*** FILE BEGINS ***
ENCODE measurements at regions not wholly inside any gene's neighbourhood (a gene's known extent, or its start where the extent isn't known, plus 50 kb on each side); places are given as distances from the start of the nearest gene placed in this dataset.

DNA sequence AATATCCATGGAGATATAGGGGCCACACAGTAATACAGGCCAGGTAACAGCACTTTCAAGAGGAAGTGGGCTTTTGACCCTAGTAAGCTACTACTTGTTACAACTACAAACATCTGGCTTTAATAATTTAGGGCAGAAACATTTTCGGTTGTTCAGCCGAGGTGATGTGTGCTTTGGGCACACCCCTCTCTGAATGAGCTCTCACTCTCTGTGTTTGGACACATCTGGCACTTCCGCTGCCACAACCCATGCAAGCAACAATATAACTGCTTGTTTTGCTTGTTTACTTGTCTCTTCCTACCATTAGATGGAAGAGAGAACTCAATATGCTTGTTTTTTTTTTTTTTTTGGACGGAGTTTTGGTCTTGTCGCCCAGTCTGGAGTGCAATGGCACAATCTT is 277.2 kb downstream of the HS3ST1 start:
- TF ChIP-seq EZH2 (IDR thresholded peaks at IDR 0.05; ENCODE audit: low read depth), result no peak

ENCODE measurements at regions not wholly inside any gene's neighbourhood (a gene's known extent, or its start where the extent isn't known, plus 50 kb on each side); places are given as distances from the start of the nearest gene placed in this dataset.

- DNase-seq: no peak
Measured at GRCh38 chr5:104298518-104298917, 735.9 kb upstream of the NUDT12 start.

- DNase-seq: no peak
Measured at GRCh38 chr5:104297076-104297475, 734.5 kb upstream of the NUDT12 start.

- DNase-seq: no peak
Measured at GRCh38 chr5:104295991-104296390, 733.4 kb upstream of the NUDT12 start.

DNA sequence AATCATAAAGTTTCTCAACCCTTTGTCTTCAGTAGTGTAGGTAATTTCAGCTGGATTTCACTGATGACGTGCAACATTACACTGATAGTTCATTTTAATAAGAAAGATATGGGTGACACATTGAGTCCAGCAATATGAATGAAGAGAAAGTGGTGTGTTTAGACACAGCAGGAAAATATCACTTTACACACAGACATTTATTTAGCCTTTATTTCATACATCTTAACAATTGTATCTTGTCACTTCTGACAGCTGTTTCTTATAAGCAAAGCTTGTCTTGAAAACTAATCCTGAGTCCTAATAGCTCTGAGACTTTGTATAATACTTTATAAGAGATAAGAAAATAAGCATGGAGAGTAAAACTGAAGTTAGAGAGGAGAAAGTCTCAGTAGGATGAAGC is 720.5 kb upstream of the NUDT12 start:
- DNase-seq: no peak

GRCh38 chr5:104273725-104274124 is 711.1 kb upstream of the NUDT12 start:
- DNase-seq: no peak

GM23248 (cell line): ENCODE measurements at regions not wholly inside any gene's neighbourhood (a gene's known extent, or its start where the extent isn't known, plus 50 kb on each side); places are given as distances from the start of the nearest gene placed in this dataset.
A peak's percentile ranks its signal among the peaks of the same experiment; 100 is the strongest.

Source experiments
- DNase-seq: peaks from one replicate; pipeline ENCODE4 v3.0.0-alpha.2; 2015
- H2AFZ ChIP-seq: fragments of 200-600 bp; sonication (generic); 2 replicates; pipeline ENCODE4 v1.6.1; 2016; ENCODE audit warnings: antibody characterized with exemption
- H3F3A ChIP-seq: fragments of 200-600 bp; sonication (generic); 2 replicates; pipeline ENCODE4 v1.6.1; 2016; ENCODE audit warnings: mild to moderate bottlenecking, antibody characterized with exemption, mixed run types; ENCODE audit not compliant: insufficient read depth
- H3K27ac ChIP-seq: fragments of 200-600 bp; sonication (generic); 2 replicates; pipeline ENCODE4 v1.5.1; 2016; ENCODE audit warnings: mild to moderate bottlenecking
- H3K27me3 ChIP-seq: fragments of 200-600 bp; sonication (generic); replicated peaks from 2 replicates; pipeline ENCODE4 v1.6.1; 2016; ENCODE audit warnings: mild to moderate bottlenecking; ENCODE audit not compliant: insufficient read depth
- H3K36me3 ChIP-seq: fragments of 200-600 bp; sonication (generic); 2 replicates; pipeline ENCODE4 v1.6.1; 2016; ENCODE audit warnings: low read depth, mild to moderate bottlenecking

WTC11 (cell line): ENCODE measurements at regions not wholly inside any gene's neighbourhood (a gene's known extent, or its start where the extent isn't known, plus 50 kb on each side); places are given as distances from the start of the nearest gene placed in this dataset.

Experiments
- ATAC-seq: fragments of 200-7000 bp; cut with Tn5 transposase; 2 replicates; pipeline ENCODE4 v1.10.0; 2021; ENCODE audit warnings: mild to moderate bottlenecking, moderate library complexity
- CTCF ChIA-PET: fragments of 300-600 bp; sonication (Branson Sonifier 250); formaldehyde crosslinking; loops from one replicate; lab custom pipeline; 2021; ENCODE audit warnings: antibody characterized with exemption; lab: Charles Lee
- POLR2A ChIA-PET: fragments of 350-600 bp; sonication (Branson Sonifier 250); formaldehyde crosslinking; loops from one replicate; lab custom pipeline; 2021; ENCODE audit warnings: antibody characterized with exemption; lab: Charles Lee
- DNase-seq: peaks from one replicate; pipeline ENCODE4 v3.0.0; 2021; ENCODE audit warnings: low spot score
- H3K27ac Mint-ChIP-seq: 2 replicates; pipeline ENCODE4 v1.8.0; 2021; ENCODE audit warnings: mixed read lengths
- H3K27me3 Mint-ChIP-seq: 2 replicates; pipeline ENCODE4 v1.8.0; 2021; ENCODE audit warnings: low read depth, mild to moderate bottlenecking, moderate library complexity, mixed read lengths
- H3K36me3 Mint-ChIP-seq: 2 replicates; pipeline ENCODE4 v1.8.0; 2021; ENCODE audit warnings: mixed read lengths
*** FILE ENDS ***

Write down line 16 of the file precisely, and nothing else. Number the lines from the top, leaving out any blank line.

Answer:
A peak's percentile ranks its signal among the peaks of the same experiment; 100 is the strongest.